Wednesday, November 19, 2008

Two More Seats! Two More Seats!

It took two weeks, but we finally have a winner in the Alaska senate race between Mark Begich and Ted Stevens, and it's not good news for the GOP or Sarah Palin.

With roughly 2,500 overseas ballots yet to be counted, Begich finally overtook and expanded his lead to 3,724 votes over scandal plagued Repugnican octogenarian Ted Stevens.

Stevens has served in the Senate since 1968 and his political history in the state goes back to Alaska's pre-statehood days in 1959

"I am humbled and honored to serve Alaska in the United States Senate,” Begich said. “It’s been an incredible journey getting to this point, and I appreciate the support and commitment of the thousands of Alaskans who have brought us to this day. I can’t wait to get to work fighting for Alaskan families."

It also put the Democrats two tantalizing seats closer to the 60 seat supermajority they are seeking. The two seats still outstanding are the nasty recount battle royal between Al Franken and Sen. Norm Coleman (R-MN) in Minnesota and the Georgia runoff race between incumbent Saxby Chambliss and Democrat Jim Martin

If they can get to 60 seats, the Republicans can't do jack to stop any legislation they don't like or block any appointments by President-elect Obama because the Democrats would have a filibuster-proof majority. 60 votes is what it takes to end a filibuster under Senate rules.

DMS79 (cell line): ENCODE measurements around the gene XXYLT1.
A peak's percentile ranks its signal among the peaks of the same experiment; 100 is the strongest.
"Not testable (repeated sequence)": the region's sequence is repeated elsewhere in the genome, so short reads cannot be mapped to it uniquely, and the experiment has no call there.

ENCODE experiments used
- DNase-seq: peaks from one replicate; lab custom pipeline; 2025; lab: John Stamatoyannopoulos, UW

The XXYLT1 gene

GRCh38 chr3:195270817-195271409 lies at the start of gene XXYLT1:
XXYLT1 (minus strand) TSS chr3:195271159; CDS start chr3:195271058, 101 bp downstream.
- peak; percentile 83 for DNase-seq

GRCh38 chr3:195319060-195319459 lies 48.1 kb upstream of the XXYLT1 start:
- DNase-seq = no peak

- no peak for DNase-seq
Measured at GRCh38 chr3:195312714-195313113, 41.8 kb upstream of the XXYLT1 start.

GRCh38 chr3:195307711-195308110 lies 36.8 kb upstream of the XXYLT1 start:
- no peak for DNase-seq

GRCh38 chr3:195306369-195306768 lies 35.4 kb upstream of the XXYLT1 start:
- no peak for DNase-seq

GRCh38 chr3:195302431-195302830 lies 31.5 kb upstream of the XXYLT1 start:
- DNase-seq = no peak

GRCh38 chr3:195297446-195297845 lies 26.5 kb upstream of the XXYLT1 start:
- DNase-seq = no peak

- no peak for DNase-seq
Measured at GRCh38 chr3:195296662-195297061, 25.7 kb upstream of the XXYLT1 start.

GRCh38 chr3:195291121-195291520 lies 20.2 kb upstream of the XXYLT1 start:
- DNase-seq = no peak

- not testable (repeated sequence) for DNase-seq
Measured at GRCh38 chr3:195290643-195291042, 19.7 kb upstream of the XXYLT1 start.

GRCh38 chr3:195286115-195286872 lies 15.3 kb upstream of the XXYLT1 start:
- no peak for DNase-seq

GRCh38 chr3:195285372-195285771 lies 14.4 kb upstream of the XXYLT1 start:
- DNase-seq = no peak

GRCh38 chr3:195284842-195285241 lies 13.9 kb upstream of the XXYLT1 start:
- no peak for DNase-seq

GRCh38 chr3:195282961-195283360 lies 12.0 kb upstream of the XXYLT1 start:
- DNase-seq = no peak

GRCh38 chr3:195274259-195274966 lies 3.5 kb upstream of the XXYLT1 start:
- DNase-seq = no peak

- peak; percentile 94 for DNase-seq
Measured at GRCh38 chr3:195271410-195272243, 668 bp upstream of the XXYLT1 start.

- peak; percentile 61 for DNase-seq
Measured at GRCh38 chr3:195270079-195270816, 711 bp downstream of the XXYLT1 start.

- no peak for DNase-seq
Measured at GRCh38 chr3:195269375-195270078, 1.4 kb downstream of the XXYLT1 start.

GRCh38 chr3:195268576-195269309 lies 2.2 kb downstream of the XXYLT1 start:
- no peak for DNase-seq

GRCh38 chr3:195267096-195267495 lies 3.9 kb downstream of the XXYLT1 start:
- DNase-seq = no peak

Begich becomes the first Democrat to represent the state in the Senate since Mike Gravel was elected in 1976. Begich's father Nick also served the state as a congressman before dying in a 1972 plane crash.

Begich's win also precludes the embarrassing possibility of the just convicted Stevens, the longest serving Republican in the Senate, having to be ignominiously tossed out by his GOP colleagues. Rumors were if that scenario came to pass, Gov. Sarah Palin was possibly considering running for the Senate seat in a special election.

It also gives President-elect Obama a stronger hand in terms of passing his agenda through Congress.

All political eyes now turn to Minnesota and Georgia.

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